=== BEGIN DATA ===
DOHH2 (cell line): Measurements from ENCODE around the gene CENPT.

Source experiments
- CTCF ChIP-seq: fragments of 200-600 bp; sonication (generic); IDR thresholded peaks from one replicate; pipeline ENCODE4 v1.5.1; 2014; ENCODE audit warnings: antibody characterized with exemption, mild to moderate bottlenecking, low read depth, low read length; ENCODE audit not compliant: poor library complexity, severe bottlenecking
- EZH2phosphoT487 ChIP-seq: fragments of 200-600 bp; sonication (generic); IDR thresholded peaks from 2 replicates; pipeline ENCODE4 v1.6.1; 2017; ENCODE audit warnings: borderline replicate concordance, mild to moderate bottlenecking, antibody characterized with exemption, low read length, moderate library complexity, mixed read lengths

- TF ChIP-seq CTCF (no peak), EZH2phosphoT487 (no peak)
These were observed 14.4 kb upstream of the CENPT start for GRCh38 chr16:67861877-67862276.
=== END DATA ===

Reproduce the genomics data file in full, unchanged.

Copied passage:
DOHH2 (cell line): Measurements from ENCODE around the gene CENPT.

Source experiments
- CTCF ChIP-seq: fragments of 200-600 bp; sonication (generic); IDR thresholded peaks from one replicate; pipeline ENCODE4 v1.5.1; 2014; ENCODE audit warnings: antibody characterized with exemption, mild to moderate bottlenecking, low read depth, low read length; ENCODE audit not compliant: poor library complexity, severe bottlenecking
- EZH2phosphoT487 ChIP-seq: fragments of 200-600 bp; sonication (generic); IDR thresholded peaks from 2 replicates; pipeline ENCODE4 v1.6.1; 2017; ENCODE audit warnings: borderline replicate concordance, mild to moderate bottlenecking, antibody characterized with exemption, low read length, moderate library complexity, mixed read lengths

- TF ChIP-seq CTCF (no peak), EZH2phosphoT487 (no peak)
These were observed 14.4 kb upstream of the CENPT start for GRCh38 chr16:67861877-67862276.